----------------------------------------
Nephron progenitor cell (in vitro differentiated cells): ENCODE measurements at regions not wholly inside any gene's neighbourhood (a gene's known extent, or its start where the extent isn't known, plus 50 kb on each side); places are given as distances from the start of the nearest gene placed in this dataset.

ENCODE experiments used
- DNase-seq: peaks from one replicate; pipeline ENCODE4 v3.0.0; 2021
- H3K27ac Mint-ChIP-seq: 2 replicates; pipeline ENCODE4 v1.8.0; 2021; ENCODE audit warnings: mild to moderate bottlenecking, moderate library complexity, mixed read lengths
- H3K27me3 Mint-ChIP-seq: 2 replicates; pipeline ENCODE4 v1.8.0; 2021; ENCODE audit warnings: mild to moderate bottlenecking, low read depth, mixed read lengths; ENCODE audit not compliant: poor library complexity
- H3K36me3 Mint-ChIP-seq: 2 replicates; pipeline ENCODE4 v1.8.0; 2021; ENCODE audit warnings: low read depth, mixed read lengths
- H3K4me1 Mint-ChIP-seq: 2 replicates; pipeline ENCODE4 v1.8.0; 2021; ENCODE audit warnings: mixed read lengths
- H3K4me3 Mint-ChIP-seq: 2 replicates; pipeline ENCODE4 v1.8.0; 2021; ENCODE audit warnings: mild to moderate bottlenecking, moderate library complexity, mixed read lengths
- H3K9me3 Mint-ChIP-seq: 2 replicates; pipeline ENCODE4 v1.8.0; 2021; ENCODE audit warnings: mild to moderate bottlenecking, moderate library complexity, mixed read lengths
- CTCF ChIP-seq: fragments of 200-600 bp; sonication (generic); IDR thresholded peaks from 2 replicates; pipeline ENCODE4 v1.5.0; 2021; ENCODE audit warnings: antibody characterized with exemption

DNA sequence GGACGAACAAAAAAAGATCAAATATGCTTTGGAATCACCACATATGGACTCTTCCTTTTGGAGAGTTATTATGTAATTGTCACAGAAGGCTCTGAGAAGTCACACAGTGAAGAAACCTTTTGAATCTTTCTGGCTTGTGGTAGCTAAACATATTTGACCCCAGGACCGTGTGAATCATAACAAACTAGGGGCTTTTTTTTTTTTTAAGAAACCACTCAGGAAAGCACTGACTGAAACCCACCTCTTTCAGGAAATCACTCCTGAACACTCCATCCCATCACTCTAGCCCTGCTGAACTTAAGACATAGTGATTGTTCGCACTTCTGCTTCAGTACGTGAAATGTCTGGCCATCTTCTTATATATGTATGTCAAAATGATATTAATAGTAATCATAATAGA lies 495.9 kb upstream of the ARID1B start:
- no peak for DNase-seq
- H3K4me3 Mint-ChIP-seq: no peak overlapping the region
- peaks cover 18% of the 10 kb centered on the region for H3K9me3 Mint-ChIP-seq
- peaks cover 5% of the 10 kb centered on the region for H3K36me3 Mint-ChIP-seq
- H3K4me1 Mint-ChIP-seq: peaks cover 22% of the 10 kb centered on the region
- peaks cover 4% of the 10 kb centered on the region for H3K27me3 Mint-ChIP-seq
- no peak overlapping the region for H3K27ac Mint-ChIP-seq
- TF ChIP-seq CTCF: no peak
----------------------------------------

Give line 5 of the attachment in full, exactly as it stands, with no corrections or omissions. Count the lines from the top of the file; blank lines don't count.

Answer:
- H3K27me3 Mint-ChIP-seq: 2 replicates; pipeline ENCODE4 v1.8.0; 2021; ENCODE audit warnings: mild to moderate bottlenecking, low read depth, mixed read lengths; ENCODE audit not compliant: poor library complexity